Hemet’s ad-hoc committee approves special events funding

$50,000 is approved for fiscal year 2017-18

Photo courtesy of City of Hemet
Hemet City Councilman Russ Brown, Special Events ad-hoc committee member.

■ By Melissa Diaz Hernandez / Reporter

The Hemet City Council unanimously approved spending $50,000 on special events funding for FY 17/18. The recommendation came from the ad-hoc committee, established in 2012 after the City Council approved a new program and policy for funding community events.
This year’s ad-hoc committee is made up of council members Russ Brown (District 2) and Bonnie Wright (District 4). They determined funding based on which events bring people into the city, how the event engages the community and how much revenue the event generates for the city.
Wright used “Ramona” at The Ramona Bowl as an example of an event that brings in revenue for the city of Hemet because people “shop in our city and they stay in our hotels.” The Ramona Bowl has board members that include current Hemet Mayor Linda Krupa (Ex Officio) and former Hemet Mayor Lori Van Arsdale (president).
During the discussion, Brown told council he was “impressed by some of the tenure of some of the applicants and the quality of event they put on.”
Councilwoman Karlee Meyer asked that the in-kind service contributions be defined or explained further as to what constitutes an in-kind contribution. Mayor Linda Krupa explained that the in-kind contributions come in the form of anything that public safety and public works can do, such as installing flags advertising “Ramona” on utility poles, as one example. Brown stated that the “in-kind contributions provide valuable services for the event.”
A total of $23,101 was approved for city events “including but not limited to Veteran’s Day and the Christmas Parade.” Outside organizations received a total of $26,899. The events receiving funds are Harvard Street Christmas, Mustang Classic – Marching Band Competition, An Evening of Art, Tinsel Triathlon, Soboba Pow-wow, “Ramona,” Ms. Hemet/San Jacinto Scholarship Program, Diamond Valley Marathon and NAMI Walks Inland Empire.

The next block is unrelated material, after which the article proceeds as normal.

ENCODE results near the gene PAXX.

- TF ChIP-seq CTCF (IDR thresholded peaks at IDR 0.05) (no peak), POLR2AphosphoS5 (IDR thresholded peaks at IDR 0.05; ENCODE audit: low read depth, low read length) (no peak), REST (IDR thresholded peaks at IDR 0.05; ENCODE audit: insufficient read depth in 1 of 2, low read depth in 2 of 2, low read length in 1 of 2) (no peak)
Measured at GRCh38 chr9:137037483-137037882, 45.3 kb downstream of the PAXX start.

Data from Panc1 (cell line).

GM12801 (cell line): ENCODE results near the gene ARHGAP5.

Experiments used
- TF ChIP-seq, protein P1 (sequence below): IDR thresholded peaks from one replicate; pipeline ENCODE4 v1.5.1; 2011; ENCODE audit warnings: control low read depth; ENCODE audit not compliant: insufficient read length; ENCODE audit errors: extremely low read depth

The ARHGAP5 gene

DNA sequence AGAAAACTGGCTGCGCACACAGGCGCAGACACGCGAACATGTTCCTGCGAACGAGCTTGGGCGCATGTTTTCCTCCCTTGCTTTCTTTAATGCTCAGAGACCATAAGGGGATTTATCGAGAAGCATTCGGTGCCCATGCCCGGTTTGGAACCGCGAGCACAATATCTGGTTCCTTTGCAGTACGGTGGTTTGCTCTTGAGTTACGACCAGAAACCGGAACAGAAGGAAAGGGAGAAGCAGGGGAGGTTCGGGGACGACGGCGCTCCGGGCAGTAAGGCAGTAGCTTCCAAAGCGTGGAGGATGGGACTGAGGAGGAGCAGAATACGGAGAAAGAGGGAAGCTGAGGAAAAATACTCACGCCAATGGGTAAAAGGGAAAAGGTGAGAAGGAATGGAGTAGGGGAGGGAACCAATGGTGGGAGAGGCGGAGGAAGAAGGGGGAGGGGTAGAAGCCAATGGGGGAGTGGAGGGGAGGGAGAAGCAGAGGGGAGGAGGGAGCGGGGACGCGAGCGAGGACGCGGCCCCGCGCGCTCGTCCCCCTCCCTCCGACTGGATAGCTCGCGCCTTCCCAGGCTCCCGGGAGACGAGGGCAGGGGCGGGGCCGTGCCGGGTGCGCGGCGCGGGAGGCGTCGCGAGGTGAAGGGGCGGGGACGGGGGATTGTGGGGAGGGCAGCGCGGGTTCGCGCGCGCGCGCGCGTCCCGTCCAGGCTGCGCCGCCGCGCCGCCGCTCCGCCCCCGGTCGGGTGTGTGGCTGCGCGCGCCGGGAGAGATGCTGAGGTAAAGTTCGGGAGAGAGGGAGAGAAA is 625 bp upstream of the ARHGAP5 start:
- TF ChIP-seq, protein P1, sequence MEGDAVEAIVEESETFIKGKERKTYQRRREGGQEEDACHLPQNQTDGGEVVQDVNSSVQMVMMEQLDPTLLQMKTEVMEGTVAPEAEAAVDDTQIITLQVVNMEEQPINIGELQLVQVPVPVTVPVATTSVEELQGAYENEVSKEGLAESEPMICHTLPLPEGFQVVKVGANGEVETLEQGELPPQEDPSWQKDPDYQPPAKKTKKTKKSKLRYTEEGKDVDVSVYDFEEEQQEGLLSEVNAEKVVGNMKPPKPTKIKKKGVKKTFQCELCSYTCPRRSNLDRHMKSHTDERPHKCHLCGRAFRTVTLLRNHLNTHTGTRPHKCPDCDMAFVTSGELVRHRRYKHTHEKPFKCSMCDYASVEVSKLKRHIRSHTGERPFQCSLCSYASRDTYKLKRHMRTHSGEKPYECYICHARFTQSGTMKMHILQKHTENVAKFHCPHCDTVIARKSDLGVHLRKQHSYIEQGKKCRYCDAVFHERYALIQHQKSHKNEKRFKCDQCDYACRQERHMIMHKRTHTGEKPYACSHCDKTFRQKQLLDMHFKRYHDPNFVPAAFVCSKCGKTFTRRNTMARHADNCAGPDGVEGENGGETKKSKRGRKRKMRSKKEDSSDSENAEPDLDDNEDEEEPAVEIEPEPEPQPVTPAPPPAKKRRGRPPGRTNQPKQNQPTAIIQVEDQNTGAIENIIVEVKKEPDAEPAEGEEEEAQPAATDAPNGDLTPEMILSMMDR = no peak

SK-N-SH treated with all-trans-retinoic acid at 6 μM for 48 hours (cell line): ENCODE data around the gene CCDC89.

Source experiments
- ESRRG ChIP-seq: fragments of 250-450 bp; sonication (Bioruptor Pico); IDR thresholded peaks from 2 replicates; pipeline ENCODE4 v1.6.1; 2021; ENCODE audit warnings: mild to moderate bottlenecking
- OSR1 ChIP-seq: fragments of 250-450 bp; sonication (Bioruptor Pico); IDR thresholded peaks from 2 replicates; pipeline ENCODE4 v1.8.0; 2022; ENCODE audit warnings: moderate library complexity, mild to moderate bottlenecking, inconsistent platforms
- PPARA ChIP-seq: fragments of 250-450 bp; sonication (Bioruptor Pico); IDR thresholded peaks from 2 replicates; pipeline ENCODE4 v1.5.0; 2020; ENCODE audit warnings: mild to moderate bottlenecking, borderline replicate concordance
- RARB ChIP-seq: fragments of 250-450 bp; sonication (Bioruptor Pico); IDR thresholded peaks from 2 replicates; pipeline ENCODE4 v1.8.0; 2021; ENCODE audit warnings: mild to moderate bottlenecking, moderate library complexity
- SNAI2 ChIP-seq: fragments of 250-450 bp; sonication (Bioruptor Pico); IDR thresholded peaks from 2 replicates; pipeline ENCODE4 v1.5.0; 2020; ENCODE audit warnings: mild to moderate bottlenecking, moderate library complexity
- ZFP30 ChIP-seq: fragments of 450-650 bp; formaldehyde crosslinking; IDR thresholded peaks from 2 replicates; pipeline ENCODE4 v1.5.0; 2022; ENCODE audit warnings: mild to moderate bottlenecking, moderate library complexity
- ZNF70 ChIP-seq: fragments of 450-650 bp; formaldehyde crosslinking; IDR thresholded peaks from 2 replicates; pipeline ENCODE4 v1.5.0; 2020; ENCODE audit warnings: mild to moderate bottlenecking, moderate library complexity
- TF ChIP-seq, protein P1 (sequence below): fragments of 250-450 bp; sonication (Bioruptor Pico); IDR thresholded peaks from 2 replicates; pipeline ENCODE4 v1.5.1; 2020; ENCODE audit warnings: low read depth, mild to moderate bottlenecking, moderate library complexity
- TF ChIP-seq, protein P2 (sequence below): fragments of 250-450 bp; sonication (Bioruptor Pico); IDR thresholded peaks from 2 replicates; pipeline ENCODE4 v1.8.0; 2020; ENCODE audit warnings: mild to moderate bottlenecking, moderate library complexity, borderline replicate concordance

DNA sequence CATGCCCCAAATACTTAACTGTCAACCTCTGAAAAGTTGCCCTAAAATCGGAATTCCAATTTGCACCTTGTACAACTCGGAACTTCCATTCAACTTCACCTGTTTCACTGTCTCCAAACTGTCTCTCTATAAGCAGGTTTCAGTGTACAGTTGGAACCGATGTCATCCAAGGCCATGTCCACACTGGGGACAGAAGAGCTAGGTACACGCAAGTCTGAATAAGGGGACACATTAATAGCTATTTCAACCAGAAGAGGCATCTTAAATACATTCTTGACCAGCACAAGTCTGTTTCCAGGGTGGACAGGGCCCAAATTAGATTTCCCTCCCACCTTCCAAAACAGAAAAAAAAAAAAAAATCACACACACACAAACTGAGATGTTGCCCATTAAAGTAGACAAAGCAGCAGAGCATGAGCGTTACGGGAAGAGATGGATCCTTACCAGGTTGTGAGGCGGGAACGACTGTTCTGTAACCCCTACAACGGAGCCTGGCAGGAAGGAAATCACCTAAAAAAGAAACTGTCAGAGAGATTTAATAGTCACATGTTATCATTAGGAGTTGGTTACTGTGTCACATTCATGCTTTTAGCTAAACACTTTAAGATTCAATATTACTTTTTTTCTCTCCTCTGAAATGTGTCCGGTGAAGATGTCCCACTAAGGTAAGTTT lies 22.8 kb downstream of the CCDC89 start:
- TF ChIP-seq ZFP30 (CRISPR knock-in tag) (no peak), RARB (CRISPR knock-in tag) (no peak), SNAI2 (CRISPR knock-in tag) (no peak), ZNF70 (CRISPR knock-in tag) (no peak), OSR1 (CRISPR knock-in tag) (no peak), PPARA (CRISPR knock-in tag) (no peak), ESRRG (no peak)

It was very clearly stated that the city cannot use public funds for private businesses.
“What we don’t do is we cannot use public funds for private business and there was one [applicant] that was for a private business event,” said Wright. “Although we really liked the event, we encourage that entity come and try to use a city facility versus a place of business and perhaps it will enable us to fund it in the future.”
City Manager Alex Meyerhoff said that he spoke with the business owner at length that morning and “she has invited the council and staff to come to the 2017 event. The applicant has, of course, applied for the 2018 event for next year. He suggested that she work with the Hemet Library and library staff to see if the 2018 event would be more appropriate to have at the library, in which case, maybe it will be funded next year.”
Van Arsdale handed out programs to the council after saying that “this year was a really great year…The rain probably hurt us a little bit with the walk-ups that we get the last weekend, but we had a tremendous audience that hung in there with us.” She also thanked City Attorney Eric Vail for his firm’s support of the event.
Connie Hall, vice president of operations and Crime Stoppers director for the Central County United Way, which also puts on the Tinsel Triathlon, is an at-large representative on the Mobilehome Rent Review Commission. Her term expires March 18, 2018.
Steve Covington, who is the owner of Downtown Deli and Coffee Company and requested the funds for the Harvard Street Christmas along with the Shoppes at Harvard, sits on the Traffic & Parking Commission; his term expires April 1, 2019.

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